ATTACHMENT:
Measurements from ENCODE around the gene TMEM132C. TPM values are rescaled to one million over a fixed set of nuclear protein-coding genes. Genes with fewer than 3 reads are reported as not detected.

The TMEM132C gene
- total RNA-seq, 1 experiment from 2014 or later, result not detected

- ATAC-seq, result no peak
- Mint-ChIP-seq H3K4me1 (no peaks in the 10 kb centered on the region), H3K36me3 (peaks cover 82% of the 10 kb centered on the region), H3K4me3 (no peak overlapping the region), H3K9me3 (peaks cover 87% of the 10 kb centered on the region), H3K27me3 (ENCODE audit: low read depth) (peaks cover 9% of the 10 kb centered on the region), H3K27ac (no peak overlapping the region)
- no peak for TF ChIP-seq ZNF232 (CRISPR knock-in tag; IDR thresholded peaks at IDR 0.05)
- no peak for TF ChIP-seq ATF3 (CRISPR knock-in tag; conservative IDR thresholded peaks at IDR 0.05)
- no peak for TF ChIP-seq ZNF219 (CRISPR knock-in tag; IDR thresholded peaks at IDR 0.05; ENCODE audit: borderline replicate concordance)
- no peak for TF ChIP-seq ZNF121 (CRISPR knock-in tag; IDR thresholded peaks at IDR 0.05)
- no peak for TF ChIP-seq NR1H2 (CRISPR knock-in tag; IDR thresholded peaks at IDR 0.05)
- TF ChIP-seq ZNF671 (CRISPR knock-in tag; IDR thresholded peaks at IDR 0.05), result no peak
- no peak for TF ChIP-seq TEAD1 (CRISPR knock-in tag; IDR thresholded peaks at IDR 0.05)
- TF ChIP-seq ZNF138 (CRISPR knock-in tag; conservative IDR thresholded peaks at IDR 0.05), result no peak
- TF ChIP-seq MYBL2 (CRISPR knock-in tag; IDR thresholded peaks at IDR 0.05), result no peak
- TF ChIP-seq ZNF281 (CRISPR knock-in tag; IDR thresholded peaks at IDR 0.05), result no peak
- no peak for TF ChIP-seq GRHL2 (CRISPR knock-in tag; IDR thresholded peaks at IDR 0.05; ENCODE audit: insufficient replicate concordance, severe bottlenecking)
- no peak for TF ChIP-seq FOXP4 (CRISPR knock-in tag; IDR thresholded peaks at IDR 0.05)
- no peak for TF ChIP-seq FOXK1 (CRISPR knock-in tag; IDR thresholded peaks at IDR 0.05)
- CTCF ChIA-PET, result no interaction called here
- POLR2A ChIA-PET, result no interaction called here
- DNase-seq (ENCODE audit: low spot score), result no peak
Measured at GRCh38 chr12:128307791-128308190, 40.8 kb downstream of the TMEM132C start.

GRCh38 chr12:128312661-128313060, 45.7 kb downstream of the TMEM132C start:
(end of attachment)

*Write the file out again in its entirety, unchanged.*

Measurements from ENCODE around the gene TMEM132C. TPM values are rescaled to one million over a fixed set of nuclear protein-coding genes. Genes with fewer than 3 reads are reported as not detected.

The TMEM132C gene
- total RNA-seq, 1 experiment from 2014 or later, result not detected

- ATAC-seq, result no peak
- Mint-ChIP-seq H3K4me1 (no peaks in the 10 kb centered on the region), H3K36me3 (peaks cover 82% of the 10 kb centered on the region), H3K4me3 (no peak overlapping the region), H3K9me3 (peaks cover 87% of the 10 kb centered on the region), H3K27me3 (ENCODE audit: low read depth) (peaks cover 9% of the 10 kb centered on the region), H3K27ac (no peak overlapping the region)
- no peak for TF ChIP-seq ZNF232 (CRISPR knock-in tag; IDR thresholded peaks at IDR 0.05)
- no peak for TF ChIP-seq ATF3 (CRISPR knock-in tag; conservative IDR thresholded peaks at IDR 0.05)
- no peak for TF ChIP-seq ZNF219 (CRISPR knock-in tag; IDR thresholded peaks at IDR 0.05; ENCODE audit: borderline replicate concordance)
- no peak for TF ChIP-seq ZNF121 (CRISPR knock-in tag; IDR thresholded peaks at IDR 0.05)
- no peak for TF ChIP-seq NR1H2 (CRISPR knock-in tag; IDR thresholded peaks at IDR 0.05)
- TF ChIP-seq ZNF671 (CRISPR knock-in tag; IDR thresholded peaks at IDR 0.05), result no peak
- no peak for TF ChIP-seq TEAD1 (CRISPR knock-in tag; IDR thresholded peaks at IDR 0.05)
- TF ChIP-seq ZNF138 (CRISPR knock-in tag; conservative IDR thresholded peaks at IDR 0.05), result no peak
- TF ChIP-seq MYBL2 (CRISPR knock-in tag; IDR thresholded peaks at IDR 0.05), result no peak
- TF ChIP-seq ZNF281 (CRISPR knock-in tag; IDR thresholded peaks at IDR 0.05), result no peak
- no peak for TF ChIP-seq GRHL2 (CRISPR knock-in tag; IDR thresholded peaks at IDR 0.05; ENCODE audit: insufficient replicate concordance, severe bottlenecking)
- no peak for TF ChIP-seq FOXP4 (CRISPR knock-in tag; IDR thresholded peaks at IDR 0.05)
- no peak for TF ChIP-seq FOXK1 (CRISPR knock-in tag; IDR thresholded peaks at IDR 0.05)
- CTCF ChIA-PET, result no interaction called here
- POLR2A ChIA-PET, result no interaction called here
- DNase-seq (ENCODE audit: low spot score), result no peak
Measured at GRCh38 chr12:128307791-128308190, 40.8 kb downstream of the TMEM132C start.

GRCh38 chr12:128312661-128313060, 45.7 kb downstream of the TMEM132C start: